each R4 is independently selected from H, C1-6 alkyl, C5-24 aryl, heteroaryl, C1-6 substituted alkyl, the C-terminal residue of an amino acid, C-terminal peptide of a solid phase peptide-synthetic substrate group optionally linked to a SPPS substrate, and Ar1;
where Ar1 is selected from
X is OH or OR9;
R7 and R8 are independently selected from H, C1-4 alkyl, OH, C1-4 alkoxy, C1-6 alkyl, CN, Cl, Br, I and NO2;
each R5 is OH, OR3, SR10, N(R6)2, or a carboxylic acid activating group;
each R6 is a bond, a C1-6 alkanediyl, a C6-24 arylene, a C6-24 alkarylene, a heteroarylene or heteroaryl-alkylene;
Z is O, S, —CH═CH or NR14;
B is N or CH;
each R11 is independently selected from H, C1-4 alkyl, OH, C1-4 alkoxy, C1-6 alkyl, CN, Cl, Br, I and NO2;
n is 0-4;
R9 is C1-6 alkyl, C5-24 aryl, heteroaryl, C1-6 substituted alkyl or a phenol protecting group;
R10 is H, C1-6 alkyl, C5-24 aryl, heteroaryl or C1-6 substituted alkyl;
and R14 is H, C1-6 alkyl or an amine protecting group.

2. A method of synthesising an amide compound by the following steps: or two R4's together represent

a) deprotecting a compound of the formula I by removing the FMOC group to leave a free secondary amine group-containing intermediate
wherein
A is CH(CH2Y) CH2 or CH2CH(Y)CH2;
Y is a leaving group selected from the group consisting of OCOOR15, OCONHR16, Cl, Br, I, and OSOOR17, wherein R15 is selected from the group consisting of C1-4 alkyl, optionally substituted phenyl, C7-12-aralkyl and optionally substituted heteroaryl; R16 is selected from the group consisting of C1-4 alkyl, optionally substituted phenyl, C7-12-aralkyl and optionally substituted heteroaryl; and R17 is selected from the group consisting of C1-4 alkyl, optionally substituted phenyl, C7-12-aralkyl and optionally substituted heteroaryl;
R1 is H, C1-6 alkyl, or BOC;
R2 is OH, OR3, SR10, N(R4)2, or a carboxylic acid activating group;
R3 is C1-6 alkyl, C5-24 aryl, heteroaryl, or C1-6 substituted alkyl;
each R4 is independently selected from H, C1-6 alkyl, C5-24 aryl, heteroaryl, C1-6 substituted alkyl; the C-terminal residue of an amino acid, C-terminal peptide of a solid phase peptide-synthetic substrate group optionally linked to a SPPS substrate, and Ar1;
where Ar1 is selected from
X is OH or OR9;
R7 and R8 are independently selected from H, C1-4 alkyl, OH, C1-4 alkoxy, C1-6 alkyl, CN, Cl, Br, I and NO2;
each R5 is OH, OR3, SR10, N(R6)2, or a carboxylic acid activating group;
each R6 is a bond, a C1-6 alkanediyl, a C6-24 arylene, a C6-24 alkarylene, a heteroarylene or heteroaryl-alkylene;
Z is O, S, —CH═CH or NR14;
B is N or CH;
each R11 is independently selected from H, C1-4 alkyl, OH, C1-4 alkoxy, C1-6 alkyl, CN, Cl, Br, I and NO2;
n is 0-4;
R9 is C1-6 alkyl, C5-24 aryl, heteroaryl, C1-6 substituted alkyl or a phenol protecting group;
R10 is H, C1-6 alkyl, C5-24 aryl, heteroaryl or C1-6 substituted alkyl;
and R14 is H, C1-6 alkyl or an amine protecting group;
b) contacting the amine intermediate with a carboxylate reagent of the formula II R13CO R12  II
where R12 is OH or a carboxylic acid activating group;
R13 is C1-6 alkyl, C5-24 aryl, heteroaryl or C1-6 substituted alkyl, any of which may be substituted by a targeting ligand or a cytotoxic moiety or Ar2 or R13 is FMOC—NH—CH(R18)—
where R18 is the side chain of a natural or non-natural alpha amino acid; a targeting ligand or a cytotoxic moiety;
Ar2 is selected from:
Z1 is O, S, —CH═CH— or NR27;
B1 is N or CH;
s is 0, 1 or 2;
r is 0-4;
R26 is selected from H, CONH2, acyl, FMOC, C1-6 alkyl, C5-24 aryl, heteroaryl, C1-6 substituted alkyl, C-terminal peptide and Ar2; and
the or each R25 is independently selected from C1-6 alkyl, OH, C1-6 alkoxy, C1-6 alkylthio, CN, Cl, Br, I and NO2 and —R29 NHCOR28;
R29 is a bond, a C1-6 alkanediyl, a C6-24 arylene, a C6-24 alkarylene, a heteroarylene or heteroaryl-alkylene;
R28 is a C1-6 alkyl, C6-24 aryl, C5-24 aralkyl, heteroaryl or C1-6 substituted alkyl;
R27 is a C1-6 alkyl or BOC
to form the amide compound.

3. The method according to claim 2, wherein R13 is Ar2 and Ar2 is a group of formula:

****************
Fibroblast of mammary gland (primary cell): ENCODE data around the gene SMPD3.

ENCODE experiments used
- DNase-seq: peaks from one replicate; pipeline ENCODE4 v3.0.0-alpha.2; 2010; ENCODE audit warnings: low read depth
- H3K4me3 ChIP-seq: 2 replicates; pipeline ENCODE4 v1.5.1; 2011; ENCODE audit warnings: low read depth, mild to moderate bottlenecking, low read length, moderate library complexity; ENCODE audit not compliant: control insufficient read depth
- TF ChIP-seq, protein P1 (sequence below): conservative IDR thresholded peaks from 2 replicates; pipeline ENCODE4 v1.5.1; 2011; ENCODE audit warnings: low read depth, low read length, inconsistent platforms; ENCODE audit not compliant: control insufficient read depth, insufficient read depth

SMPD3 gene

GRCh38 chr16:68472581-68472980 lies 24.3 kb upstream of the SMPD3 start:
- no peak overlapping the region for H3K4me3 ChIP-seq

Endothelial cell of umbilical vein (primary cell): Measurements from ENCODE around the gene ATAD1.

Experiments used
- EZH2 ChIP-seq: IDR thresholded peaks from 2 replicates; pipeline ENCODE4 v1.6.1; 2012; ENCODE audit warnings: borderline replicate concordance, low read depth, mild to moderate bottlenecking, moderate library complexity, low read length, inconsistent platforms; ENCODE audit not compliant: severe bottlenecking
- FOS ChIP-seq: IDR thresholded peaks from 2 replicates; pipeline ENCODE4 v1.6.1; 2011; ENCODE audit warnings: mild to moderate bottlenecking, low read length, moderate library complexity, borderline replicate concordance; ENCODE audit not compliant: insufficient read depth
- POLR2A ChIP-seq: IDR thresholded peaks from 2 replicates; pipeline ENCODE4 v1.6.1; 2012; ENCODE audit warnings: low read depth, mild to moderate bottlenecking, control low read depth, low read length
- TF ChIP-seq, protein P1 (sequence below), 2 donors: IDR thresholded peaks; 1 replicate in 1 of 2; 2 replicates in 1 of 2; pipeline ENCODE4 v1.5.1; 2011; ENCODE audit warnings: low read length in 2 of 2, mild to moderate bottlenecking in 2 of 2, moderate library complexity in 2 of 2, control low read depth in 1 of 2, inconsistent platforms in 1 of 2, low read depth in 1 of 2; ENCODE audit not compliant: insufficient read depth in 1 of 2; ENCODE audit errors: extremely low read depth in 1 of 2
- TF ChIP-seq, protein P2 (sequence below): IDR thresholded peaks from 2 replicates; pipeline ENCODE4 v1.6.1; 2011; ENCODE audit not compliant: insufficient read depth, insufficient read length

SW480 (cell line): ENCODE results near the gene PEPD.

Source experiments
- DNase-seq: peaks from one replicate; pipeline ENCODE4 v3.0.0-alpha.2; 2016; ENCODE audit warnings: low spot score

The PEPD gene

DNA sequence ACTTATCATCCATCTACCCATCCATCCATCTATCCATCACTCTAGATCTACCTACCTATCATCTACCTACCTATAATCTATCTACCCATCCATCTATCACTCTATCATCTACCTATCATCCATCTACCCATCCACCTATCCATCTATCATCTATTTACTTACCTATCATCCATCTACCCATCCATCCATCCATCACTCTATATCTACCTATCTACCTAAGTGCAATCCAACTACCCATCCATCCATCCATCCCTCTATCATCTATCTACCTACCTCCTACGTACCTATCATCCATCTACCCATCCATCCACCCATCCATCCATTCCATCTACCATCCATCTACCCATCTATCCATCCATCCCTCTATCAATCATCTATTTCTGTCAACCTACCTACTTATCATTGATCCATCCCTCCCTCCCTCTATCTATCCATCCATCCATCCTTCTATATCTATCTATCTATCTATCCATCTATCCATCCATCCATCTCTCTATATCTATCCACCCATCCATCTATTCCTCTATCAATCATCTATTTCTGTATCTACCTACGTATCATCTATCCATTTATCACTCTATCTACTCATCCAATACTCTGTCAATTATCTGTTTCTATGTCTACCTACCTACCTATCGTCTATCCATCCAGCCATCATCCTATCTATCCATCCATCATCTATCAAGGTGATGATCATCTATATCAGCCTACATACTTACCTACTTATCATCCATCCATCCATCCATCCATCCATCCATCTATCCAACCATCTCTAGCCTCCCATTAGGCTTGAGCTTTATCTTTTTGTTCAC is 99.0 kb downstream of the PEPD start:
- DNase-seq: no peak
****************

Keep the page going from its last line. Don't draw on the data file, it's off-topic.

wherein R27 is BOC and R26 is FMOC.

4. The method according to claim 2, wherein R13 is Ar2 and Ar2 is a group of formula:

wherein r is 1-3 and the or each R25 is independently selected from OH, C1-6 alkyl, C1-6 alkoxy and C1-6 alkylthio.

5. The method according to claim 2, wherein R13 is FMOC—NH—CH(R18) where R18 is the side chain of a natural alpha amino acid.

6. The method according to claim 3, further comprising the step:

c) removing the second FMOC group to leave a free amine group.

7. The method according to claim 5, further comprising the step:

c) removing the second FMOC group to leave a free amine group.

8. The method according to claim 7, further comprising the step:

d) carrying out a further step b as defined in claim 1 with a second carboxylate reagent of formula II wherein R13 is FMOC N—CH(R18)— where R18 is the side chain of a natural or non-natural alpha amino acid; or R13 is an alkyl or aryl group substituted by a targeting ligand or a cytotoxic moiety.

9. The method according to claim 2, wherein in the compound of the formula I R2 is N(R4)2, where one of the groups R4 is the C-terminal residue of an amino acid, a C-terminal peptidyl group or a solid phase peptide synthetic substrate linking group linked to SPPS-substrate.

10. The method according to claim 9, comprising the preliminary steps of synthesising the compound of formula I by reacting a compound of general formula III

wherein A, R8, X, R1 and R7 have the same meanings as in claim 1, and R18 is OH or a carboxylic acid activating group
with a compound of formula IV R20NHR19  [IV]
where R19 is H or C1-6 alkyl,
and R20 is C1-6 alkyl, C5-24 aryl, heteroaryl, C1-6 substituted alkyl or CH(R18) COR21 where R18 is the side chain of a natural or non-natural amino acid and R21 is a carboxylic acid protecting group or a C-terminal peptidyl moiety or a linker group of a SPPS substrate;
or R19 and R20 are linked to form a saturated or unsaturated 5 or 6 membered heterocyclic ring.

11. The method according to claim 10, wherein in the compound of the formula IV R20 is CH(R18)COR21 wherein R21 is a linker group of a SPPS substrate.

12. The method according to claim 11, wherein R21 is a peptidyl linker linked to a chlorotrityl resin, preferably a LINK-amide resin.

Referenced Cited
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Patent History
Patent number: 9765077
Type: Grant
Filed: May 29, 2015
Date of Patent: Sep 19, 2017
Patent Publication Number: 20160347753
Assignee: University of East Anglia (Norwich)
Inventors: Michael J Stephenson (Norwich), Lesley A Howell (Norwich), Mark Searcey (Norwich)
Primary Examiner: Matthew Coughlin
Assistant Examiner: Sagar Patel
Application Number: 14/725,252
Classifications